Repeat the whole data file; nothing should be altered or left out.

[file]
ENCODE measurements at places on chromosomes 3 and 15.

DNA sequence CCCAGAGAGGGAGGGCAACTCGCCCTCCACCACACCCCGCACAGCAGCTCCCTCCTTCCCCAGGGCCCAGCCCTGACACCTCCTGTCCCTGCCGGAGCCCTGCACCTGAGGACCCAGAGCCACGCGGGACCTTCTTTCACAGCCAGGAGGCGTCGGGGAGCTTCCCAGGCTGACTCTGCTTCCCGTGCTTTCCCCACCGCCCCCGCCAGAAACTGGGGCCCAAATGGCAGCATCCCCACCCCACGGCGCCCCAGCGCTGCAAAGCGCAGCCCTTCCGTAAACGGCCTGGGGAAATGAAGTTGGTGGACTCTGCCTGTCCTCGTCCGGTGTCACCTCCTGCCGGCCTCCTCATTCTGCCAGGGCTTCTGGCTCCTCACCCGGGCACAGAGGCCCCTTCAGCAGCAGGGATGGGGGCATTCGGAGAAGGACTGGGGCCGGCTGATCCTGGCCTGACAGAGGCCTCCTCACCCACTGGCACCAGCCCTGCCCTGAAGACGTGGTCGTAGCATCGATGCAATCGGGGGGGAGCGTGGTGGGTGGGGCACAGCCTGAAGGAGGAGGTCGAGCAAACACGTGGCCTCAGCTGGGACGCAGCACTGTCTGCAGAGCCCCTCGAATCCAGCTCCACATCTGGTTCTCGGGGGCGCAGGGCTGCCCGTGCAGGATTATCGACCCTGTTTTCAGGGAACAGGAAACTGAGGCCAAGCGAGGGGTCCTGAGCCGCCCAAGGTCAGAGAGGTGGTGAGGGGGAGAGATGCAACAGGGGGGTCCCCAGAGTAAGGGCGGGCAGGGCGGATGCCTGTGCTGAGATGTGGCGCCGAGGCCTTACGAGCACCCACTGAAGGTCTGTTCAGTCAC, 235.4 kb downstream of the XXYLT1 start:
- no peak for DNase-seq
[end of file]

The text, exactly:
ENCODE measurements at places on chromosomes 3 and 15.

DNA sequence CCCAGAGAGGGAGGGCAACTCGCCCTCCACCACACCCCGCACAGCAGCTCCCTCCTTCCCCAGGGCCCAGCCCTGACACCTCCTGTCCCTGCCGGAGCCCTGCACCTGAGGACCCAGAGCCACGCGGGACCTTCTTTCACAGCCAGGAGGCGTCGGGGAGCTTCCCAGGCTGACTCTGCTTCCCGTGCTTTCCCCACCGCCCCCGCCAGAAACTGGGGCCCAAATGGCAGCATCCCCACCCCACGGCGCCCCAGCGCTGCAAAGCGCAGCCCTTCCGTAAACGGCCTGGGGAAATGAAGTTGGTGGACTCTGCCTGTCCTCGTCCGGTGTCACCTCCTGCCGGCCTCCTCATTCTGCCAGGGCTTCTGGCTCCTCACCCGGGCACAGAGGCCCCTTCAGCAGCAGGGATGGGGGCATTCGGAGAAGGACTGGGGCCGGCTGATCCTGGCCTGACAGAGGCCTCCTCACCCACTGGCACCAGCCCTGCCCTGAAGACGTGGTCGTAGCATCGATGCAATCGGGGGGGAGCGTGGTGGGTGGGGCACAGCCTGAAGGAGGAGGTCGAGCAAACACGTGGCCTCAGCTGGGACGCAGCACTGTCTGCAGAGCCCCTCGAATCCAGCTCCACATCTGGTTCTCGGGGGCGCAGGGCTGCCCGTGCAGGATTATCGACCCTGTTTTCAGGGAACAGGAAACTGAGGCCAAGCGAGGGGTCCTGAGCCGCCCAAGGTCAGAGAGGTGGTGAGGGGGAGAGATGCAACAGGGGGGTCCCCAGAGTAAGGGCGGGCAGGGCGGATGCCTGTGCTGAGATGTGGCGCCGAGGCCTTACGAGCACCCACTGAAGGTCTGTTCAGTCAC, 235.4 kb downstream of the XXYLT1 start:
- no peak for DNase-seq